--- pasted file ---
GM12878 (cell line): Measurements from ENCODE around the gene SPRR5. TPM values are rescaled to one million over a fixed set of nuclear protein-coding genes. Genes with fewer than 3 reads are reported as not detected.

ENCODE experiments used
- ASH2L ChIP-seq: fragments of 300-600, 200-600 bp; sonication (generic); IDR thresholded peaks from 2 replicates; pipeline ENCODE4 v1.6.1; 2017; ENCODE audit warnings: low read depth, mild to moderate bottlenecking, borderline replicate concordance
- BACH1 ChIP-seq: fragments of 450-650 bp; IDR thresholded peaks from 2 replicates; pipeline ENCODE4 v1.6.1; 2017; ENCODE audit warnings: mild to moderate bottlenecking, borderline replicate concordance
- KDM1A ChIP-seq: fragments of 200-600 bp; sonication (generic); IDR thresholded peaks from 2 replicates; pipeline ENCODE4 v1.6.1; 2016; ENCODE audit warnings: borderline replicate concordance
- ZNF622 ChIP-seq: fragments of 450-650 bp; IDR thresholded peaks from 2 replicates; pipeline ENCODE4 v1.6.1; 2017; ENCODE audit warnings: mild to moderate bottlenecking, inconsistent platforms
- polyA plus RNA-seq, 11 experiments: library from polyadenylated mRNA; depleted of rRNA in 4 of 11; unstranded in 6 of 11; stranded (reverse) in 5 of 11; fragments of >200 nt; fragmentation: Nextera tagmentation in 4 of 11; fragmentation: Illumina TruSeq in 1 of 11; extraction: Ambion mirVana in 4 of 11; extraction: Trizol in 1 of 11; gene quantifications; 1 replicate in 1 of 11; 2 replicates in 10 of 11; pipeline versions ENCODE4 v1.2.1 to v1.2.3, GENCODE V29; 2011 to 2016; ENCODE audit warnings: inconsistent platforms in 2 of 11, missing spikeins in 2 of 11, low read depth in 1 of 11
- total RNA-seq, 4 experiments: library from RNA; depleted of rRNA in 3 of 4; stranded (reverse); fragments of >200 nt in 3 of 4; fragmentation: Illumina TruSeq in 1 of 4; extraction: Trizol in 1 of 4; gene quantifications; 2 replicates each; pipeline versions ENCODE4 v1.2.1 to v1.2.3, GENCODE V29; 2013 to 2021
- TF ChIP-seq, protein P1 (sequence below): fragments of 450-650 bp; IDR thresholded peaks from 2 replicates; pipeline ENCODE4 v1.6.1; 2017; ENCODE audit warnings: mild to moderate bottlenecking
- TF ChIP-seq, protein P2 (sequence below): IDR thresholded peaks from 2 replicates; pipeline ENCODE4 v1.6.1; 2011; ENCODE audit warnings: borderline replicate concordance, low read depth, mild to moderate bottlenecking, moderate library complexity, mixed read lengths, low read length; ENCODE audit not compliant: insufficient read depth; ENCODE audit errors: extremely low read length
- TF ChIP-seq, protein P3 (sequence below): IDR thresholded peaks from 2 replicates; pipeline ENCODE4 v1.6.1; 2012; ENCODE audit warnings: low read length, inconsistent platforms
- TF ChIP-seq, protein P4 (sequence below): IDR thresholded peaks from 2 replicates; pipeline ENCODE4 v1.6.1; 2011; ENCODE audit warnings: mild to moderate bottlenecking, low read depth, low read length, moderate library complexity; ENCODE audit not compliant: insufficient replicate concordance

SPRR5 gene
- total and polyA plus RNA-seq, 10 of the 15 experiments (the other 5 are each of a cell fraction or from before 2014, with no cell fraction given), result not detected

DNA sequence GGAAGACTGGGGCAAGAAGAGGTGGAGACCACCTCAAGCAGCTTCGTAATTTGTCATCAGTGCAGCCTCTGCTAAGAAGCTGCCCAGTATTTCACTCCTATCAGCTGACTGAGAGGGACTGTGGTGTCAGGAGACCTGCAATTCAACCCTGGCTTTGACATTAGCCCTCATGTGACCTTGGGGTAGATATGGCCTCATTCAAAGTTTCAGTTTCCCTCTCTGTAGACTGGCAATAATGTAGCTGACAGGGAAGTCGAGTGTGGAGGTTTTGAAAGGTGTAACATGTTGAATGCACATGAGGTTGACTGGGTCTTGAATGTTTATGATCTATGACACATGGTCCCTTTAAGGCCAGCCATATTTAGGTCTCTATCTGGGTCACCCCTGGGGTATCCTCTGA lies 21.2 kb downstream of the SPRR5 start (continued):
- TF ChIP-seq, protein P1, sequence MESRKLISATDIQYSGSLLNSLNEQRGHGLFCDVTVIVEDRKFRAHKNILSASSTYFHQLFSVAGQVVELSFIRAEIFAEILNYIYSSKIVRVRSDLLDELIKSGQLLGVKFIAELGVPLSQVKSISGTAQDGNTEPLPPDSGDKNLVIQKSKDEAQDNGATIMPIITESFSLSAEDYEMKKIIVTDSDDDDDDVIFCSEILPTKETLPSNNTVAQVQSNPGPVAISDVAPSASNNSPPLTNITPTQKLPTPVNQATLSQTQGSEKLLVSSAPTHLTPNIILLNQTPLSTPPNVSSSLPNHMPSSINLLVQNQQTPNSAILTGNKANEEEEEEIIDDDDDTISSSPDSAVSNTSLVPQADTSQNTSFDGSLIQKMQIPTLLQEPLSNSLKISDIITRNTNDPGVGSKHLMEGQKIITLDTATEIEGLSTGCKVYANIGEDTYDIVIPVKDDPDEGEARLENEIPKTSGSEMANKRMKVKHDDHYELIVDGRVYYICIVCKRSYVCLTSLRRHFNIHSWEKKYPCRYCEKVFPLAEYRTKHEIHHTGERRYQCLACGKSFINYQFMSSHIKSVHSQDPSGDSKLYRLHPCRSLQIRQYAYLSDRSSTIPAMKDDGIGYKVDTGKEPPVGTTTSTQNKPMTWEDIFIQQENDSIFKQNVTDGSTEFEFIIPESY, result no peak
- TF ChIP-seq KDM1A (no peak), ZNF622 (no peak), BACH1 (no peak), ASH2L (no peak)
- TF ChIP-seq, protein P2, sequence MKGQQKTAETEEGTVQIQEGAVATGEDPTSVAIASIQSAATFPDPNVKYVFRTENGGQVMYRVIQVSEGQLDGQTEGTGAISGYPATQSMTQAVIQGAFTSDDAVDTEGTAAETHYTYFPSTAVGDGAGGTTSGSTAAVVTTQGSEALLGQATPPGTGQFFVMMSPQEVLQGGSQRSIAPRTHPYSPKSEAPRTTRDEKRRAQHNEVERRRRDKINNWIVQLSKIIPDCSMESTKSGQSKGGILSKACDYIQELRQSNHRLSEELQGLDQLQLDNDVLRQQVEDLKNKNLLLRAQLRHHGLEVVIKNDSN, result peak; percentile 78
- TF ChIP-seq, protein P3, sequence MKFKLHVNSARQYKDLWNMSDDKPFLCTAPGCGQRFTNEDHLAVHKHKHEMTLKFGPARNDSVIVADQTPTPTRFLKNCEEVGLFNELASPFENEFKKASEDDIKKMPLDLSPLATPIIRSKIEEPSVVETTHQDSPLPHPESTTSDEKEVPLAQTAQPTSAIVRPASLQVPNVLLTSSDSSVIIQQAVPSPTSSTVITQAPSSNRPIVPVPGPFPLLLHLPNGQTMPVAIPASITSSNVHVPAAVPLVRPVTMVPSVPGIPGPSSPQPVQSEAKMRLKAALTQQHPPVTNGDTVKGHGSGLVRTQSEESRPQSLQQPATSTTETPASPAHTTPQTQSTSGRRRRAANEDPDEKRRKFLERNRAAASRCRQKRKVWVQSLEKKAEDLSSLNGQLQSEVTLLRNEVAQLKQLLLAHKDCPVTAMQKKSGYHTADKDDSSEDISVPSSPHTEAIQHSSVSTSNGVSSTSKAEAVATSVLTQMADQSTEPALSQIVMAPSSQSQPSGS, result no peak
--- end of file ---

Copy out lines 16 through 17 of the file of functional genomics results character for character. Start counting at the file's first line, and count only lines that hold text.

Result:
- TF ChIP-seq, protein P1, sequence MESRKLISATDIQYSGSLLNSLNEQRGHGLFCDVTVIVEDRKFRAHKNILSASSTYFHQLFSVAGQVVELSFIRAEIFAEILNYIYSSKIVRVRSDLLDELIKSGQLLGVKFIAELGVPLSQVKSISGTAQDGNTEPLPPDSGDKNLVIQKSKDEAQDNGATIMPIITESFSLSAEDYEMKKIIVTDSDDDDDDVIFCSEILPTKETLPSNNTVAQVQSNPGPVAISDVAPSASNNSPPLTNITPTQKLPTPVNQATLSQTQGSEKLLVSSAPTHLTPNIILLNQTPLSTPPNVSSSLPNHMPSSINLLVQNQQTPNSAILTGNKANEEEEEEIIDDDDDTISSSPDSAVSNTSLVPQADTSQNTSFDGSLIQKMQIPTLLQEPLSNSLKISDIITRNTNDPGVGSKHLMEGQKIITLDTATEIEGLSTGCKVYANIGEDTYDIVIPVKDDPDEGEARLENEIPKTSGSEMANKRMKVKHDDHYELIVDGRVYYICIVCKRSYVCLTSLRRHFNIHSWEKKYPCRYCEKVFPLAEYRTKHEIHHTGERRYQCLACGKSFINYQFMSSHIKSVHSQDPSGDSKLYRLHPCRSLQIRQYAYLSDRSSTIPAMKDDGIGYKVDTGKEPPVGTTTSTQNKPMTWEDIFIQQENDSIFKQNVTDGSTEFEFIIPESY, result no peak
- TF ChIP-seq KDM1A (no peak), ZNF622 (no peak), BACH1 (no peak), ASH2L (no peak)